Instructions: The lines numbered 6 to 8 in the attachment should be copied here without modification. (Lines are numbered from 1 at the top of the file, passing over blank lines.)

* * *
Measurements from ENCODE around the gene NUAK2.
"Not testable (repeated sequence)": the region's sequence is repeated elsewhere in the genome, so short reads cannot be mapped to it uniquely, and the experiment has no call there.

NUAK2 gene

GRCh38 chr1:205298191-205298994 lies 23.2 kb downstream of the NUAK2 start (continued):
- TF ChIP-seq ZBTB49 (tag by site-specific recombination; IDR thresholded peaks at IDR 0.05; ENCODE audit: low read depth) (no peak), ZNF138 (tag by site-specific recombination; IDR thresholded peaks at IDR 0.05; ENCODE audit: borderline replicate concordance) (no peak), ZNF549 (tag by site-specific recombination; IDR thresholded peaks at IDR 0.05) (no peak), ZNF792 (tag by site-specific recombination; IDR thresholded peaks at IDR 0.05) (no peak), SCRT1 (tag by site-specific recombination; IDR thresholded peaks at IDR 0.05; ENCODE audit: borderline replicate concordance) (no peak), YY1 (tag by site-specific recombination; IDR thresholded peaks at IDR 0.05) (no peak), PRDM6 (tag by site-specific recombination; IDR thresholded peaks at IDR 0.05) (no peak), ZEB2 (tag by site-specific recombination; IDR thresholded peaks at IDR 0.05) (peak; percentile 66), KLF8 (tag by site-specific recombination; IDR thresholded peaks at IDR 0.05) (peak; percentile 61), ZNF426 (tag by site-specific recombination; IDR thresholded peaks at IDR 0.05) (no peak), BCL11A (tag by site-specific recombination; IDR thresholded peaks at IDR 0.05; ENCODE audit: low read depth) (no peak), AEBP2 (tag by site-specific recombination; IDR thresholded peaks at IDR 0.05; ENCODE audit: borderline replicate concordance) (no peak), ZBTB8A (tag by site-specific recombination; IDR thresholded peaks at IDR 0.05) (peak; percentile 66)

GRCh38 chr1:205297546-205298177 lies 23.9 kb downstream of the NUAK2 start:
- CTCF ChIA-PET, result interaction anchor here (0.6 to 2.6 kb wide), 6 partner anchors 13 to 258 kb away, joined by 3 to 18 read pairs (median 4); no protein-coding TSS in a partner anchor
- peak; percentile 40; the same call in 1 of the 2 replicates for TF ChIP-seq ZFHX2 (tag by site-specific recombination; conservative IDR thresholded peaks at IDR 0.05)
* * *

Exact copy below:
GRCh38 chr1:205297546-205298177 lies 23.9 kb downstream of the NUAK2 start:
- CTCF ChIA-PET, result interaction anchor here (0.6 to 2.6 kb wide), 6 partner anchors 13 to 258 kb away, joined by 3 to 18 read pairs (median 4); no protein-coding TSS in a partner anchor
- peak; percentile 40; the same call in 1 of the 2 replicates for TF ChIP-seq ZFHX2 (tag by site-specific recombination; conservative IDR thresholded peaks at IDR 0.05)